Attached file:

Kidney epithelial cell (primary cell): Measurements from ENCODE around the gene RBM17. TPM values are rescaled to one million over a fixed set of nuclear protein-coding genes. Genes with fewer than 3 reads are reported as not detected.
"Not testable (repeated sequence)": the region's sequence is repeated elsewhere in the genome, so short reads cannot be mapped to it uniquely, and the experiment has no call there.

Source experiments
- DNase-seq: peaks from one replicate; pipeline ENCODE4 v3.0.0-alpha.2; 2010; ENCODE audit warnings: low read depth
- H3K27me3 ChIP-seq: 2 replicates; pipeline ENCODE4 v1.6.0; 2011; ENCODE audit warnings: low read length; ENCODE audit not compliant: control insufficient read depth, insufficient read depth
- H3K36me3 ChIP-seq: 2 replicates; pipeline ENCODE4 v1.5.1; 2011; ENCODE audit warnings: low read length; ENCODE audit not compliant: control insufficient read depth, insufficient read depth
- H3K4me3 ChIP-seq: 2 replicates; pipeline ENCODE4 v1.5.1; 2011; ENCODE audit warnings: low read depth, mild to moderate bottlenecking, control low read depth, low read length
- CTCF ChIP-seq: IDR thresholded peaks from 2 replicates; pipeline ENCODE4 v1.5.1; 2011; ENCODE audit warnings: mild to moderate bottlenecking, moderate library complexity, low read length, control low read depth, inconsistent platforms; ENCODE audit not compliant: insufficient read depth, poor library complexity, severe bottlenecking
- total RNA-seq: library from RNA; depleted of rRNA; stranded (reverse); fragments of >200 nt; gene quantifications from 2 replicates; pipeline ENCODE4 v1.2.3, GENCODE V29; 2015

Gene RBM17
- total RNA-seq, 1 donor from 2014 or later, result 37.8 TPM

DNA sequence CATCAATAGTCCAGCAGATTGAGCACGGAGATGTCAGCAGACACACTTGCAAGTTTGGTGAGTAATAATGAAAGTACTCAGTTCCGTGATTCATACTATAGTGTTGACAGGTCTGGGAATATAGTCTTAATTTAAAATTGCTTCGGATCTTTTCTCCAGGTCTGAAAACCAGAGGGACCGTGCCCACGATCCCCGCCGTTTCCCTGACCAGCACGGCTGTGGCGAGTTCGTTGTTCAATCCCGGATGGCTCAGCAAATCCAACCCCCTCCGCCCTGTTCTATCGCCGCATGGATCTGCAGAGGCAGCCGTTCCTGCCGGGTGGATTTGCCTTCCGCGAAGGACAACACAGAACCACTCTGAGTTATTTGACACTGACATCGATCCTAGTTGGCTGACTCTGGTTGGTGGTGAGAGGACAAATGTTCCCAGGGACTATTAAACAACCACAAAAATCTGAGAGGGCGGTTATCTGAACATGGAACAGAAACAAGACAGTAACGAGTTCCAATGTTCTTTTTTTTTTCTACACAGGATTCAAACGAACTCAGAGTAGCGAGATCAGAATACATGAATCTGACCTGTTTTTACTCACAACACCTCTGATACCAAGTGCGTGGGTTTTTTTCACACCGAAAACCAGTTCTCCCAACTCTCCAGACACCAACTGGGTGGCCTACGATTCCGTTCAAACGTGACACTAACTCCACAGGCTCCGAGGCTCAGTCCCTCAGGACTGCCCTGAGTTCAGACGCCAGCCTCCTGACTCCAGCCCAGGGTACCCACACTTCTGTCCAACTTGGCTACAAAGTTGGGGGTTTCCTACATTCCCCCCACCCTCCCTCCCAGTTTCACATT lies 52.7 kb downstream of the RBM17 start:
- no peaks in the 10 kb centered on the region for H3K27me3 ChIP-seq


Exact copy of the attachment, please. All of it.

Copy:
Kidney epithelial cell (primary cell): Measurements from ENCODE around the gene RBM17. TPM values are rescaled to one million over a fixed set of nuclear protein-coding genes. Genes with fewer than 3 reads are reported as not detected.
"Not testable (repeated sequence)": the region's sequence is repeated elsewhere in the genome, so short reads cannot be mapped to it uniquely, and the experiment has no call there.

Source experiments
- DNase-seq: peaks from one replicate; pipeline ENCODE4 v3.0.0-alpha.2; 2010; ENCODE audit warnings: low read depth
- H3K27me3 ChIP-seq: 2 replicates; pipeline ENCODE4 v1.6.0; 2011; ENCODE audit warnings: low read length; ENCODE audit not compliant: control insufficient read depth, insufficient read depth
- H3K36me3 ChIP-seq: 2 replicates; pipeline ENCODE4 v1.5.1; 2011; ENCODE audit warnings: low read length; ENCODE audit not compliant: control insufficient read depth, insufficient read depth
- H3K4me3 ChIP-seq: 2 replicates; pipeline ENCODE4 v1.5.1; 2011; ENCODE audit warnings: low read depth, mild to moderate bottlenecking, control low read depth, low read length
- CTCF ChIP-seq: IDR thresholded peaks from 2 replicates; pipeline ENCODE4 v1.5.1; 2011; ENCODE audit warnings: mild to moderate bottlenecking, moderate library complexity, low read length, control low read depth, inconsistent platforms; ENCODE audit not compliant: insufficient read depth, poor library complexity, severe bottlenecking
- total RNA-seq: library from RNA; depleted of rRNA; stranded (reverse); fragments of >200 nt; gene quantifications from 2 replicates; pipeline ENCODE4 v1.2.3, GENCODE V29; 2015

Gene RBM17
- total RNA-seq, 1 donor from 2014 or later, result 37.8 TPM

DNA sequence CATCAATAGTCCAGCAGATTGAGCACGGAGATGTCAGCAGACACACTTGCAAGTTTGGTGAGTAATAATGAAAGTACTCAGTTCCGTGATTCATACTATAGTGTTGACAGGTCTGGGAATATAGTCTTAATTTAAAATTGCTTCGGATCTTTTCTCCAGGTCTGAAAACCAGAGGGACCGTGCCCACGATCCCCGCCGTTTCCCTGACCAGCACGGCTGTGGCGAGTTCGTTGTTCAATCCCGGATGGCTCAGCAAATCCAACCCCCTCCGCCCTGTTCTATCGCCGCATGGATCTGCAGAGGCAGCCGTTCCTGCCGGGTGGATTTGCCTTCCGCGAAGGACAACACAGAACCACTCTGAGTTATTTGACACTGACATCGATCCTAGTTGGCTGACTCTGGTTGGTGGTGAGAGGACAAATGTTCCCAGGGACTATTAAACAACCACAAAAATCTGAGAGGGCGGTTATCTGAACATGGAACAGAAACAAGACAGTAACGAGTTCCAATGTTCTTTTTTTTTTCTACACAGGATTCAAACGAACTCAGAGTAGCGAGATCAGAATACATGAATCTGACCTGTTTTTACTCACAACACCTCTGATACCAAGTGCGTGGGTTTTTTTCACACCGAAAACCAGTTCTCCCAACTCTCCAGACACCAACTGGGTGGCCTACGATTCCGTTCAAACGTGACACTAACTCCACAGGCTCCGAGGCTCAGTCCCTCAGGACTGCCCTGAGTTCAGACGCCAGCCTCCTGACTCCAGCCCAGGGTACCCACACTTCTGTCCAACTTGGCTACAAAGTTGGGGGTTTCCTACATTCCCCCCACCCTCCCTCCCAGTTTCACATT lies 52.7 kb downstream of the RBM17 start:
- no peaks in the 10 kb centered on the region for H3K27me3 ChIP-seq